>>> a
Counter({'a': 4, 'b': 2, 'c': 0, 'd': -2})
>>> b
Counter({'a': 2, 'c': 0, 'b': 0})
>>> a and b    # This will return b
Counter({'a': 2, 'c': 0, 'b': 0})
>>> c & d    # this will return the common elements
Counter({'a': 2})

a and b it will return b since bool(a) is evaulated to True, take a look at the official doc.

After that it comes the match, this is really not clear. You do:

LaurelGenome = open('20100411230740.txt', 'r')
i = 0
for Line in LaurelGenome:
    for item in LaurelSNP_left:
        if i < 1961:
            if re.match(item, Line):
               print Line

        i = i + 1
    LineNumber = LineNumber + 1

So as I was saying at the beginning I think you don't need regexp at all.
And I think you're trying to do something like:

with open('20100411230740.txt') as laural_genome:
    for line in laureal_genome:
        i = 0
        for item in laurelSNP_left:
            if i > 1960:

            if line.strip().split('\t')[0] == item:
                print line

            i += 1

I've guessed a lot during this answer, so feel free to give more information and tell me where I guessed wrong :)

share|improve this answer
This was beautiful. I have yet to try the other suggestions people posted, but this worked like a charm. I really appreciate you spelling things out simply for me, as a beginner it's a real help. Thank you so much! –  blizpix Feb 27 '12 at 20:25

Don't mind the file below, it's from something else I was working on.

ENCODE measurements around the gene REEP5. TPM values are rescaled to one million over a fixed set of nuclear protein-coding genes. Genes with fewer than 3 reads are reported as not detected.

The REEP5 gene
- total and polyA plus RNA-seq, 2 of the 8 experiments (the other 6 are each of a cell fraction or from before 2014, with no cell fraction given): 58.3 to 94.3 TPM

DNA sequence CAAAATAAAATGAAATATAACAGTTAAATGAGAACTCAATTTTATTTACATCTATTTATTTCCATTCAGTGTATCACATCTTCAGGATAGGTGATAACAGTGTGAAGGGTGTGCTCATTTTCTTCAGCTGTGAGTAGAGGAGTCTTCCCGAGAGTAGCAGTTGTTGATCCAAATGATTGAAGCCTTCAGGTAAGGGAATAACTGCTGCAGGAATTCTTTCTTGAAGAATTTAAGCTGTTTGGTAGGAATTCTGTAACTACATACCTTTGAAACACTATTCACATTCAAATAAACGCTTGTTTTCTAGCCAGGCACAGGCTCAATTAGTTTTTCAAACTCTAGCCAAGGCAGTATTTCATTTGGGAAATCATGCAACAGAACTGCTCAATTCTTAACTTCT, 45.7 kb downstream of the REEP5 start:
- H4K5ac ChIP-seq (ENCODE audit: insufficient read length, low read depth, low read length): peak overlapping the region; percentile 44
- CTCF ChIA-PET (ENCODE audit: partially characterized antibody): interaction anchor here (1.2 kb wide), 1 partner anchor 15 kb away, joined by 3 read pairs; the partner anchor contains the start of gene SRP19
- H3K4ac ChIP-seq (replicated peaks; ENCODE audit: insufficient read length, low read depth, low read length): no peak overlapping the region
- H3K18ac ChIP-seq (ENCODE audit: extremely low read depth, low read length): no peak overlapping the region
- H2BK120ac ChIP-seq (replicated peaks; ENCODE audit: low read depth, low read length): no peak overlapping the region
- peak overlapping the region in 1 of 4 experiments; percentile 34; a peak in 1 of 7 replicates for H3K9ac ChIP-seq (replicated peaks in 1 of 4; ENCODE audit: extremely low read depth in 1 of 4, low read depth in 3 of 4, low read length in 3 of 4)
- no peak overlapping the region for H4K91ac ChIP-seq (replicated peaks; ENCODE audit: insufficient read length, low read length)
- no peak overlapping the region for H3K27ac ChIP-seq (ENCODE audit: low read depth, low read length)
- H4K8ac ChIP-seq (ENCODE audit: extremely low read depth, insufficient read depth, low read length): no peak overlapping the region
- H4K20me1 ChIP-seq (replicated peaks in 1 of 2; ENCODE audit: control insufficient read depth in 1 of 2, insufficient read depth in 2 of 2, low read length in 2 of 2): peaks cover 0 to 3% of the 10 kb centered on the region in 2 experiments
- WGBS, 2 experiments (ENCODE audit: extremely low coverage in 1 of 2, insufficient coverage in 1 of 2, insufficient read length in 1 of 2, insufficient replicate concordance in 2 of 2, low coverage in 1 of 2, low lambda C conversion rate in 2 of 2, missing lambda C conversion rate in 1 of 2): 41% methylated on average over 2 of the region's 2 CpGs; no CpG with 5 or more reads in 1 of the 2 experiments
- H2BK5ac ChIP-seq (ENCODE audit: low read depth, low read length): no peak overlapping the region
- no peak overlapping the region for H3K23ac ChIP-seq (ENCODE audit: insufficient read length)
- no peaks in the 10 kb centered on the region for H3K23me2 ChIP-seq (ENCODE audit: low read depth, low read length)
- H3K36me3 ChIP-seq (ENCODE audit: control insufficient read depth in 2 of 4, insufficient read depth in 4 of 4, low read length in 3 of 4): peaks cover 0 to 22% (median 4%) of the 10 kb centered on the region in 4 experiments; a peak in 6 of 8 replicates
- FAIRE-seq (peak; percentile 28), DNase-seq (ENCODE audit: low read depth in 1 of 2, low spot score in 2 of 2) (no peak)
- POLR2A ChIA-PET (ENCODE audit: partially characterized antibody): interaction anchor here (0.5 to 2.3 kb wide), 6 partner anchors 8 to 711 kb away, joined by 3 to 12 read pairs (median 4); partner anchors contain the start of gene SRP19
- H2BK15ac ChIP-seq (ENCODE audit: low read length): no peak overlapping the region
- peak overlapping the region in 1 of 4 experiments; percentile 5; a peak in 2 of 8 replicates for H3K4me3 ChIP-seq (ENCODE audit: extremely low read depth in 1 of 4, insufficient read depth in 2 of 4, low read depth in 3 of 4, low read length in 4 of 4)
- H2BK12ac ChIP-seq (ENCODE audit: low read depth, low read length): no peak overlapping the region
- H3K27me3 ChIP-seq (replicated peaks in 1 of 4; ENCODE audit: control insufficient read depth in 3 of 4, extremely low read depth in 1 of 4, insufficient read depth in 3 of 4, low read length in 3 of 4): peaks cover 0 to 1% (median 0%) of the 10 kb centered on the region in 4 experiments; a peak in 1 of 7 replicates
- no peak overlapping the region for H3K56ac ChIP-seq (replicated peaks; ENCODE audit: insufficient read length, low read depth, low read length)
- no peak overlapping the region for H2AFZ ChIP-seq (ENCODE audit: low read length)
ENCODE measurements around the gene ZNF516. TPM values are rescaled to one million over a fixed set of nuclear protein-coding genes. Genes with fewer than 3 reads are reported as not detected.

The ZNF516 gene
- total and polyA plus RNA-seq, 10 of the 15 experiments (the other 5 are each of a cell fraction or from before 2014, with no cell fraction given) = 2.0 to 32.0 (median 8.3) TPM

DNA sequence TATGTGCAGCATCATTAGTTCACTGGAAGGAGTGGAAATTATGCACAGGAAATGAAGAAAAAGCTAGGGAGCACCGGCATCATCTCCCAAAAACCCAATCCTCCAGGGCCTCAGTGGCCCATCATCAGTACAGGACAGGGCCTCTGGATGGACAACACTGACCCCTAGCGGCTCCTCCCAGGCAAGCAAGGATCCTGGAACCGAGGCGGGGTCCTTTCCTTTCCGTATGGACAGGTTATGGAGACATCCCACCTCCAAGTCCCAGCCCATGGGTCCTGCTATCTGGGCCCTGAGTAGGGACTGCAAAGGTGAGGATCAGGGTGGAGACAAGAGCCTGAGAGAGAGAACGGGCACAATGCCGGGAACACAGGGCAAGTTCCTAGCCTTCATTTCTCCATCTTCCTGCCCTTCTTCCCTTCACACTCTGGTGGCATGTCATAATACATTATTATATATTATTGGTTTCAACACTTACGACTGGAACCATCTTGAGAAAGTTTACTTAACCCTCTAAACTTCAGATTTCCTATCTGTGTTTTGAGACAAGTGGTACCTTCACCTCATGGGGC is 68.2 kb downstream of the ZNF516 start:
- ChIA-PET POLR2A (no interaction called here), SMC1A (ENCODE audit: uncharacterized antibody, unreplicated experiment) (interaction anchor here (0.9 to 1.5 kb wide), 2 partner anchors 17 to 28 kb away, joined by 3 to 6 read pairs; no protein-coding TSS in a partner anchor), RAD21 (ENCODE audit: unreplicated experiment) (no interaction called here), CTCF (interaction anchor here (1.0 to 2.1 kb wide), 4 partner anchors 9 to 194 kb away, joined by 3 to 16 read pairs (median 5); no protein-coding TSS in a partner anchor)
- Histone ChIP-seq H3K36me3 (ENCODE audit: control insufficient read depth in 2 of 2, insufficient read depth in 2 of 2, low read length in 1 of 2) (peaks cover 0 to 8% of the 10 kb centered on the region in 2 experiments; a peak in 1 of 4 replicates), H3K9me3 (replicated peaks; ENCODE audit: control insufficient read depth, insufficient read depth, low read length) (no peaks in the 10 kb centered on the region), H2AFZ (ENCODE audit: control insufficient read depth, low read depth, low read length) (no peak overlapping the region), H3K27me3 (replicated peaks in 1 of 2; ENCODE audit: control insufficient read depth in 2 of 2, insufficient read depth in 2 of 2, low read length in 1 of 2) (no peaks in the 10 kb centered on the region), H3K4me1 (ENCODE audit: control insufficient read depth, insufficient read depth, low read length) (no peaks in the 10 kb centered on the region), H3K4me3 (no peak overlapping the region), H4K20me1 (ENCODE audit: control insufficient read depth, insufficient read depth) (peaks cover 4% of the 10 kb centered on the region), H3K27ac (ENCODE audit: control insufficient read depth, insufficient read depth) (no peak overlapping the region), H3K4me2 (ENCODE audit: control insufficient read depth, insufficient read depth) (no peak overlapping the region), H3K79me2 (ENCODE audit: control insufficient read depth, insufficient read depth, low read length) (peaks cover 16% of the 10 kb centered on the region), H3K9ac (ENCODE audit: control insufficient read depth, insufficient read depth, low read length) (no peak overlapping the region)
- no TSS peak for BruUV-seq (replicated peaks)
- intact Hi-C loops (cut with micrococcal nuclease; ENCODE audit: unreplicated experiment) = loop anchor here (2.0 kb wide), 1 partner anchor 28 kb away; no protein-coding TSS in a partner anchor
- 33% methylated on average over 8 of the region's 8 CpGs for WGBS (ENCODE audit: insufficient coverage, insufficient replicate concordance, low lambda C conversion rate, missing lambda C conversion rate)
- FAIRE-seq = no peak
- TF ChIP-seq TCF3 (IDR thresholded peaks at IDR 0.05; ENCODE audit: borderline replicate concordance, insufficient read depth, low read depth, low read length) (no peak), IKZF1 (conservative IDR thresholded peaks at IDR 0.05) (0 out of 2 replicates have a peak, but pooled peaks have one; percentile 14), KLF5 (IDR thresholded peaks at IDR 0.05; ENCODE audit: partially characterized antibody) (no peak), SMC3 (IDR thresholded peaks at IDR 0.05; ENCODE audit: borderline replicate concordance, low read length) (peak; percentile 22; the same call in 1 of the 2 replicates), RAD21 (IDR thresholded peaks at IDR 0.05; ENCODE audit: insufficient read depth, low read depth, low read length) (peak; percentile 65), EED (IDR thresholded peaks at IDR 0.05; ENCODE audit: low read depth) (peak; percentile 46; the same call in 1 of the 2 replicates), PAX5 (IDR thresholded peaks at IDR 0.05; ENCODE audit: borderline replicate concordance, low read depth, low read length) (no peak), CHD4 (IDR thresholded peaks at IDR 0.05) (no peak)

The third argument of re.match is for options (see the manual). You're calling it with something bogus (the line number)

share|improve this answer
Okay, I actually entered that wrong, I've corrected it to what I originally had: if re.match(item, Line): –  blizpix Feb 18 '12 at 22:41
Then you can't still be getting the error message. Did that fix your problem? –  alexis Feb 18 '12 at 22:48
You're right, it no longer is giving me that error anymore! However, I believe there's something amiss with my nested loop, because as soon as it begins running, it prints the same line over and over and over. –  blizpix Feb 18 '12 at 23:04

Am I missing something critical about the problem? I feel this solution is alarmingly less involving than the existing ones. For two different genome files, I have:

with file('zzz.txt') as f1:
    first = frozenset([i.strip() for i in f1 if i.strip()])

with file('yyy.txt') as f2:
    common = [i.strip().split('\t') for i in f2 if i.strip() in first]

genomes = {}
for i in common:
    genomes[i[0]] = i[1:]

This should print out all duplicates (entries that are common to both files) while requiring no more space than the size of the first read file. Thus, you can speed it up by checking which is a smaller file (perhaps by filesize) beforehand to minimize the memory impact.

Regex does not seem to be necessary here--and if not this solution, frozensets have intersection as well, if you prefer not using list comprehensions.

EDIT: Updated to have each iteration in a Python dict.

share|improve this answer
As a sidenote, the four .strip() calls are only there because the example content seemed to include blank lines, but each of these processes can be removed if those newlines are copy/paste artifacts. –  hexparrot Feb 19 '12 at 0:09
You'll need to split on tabs and index by the first field only, see his comment about SNPs. –  alexis Feb 20 '12 at 12:54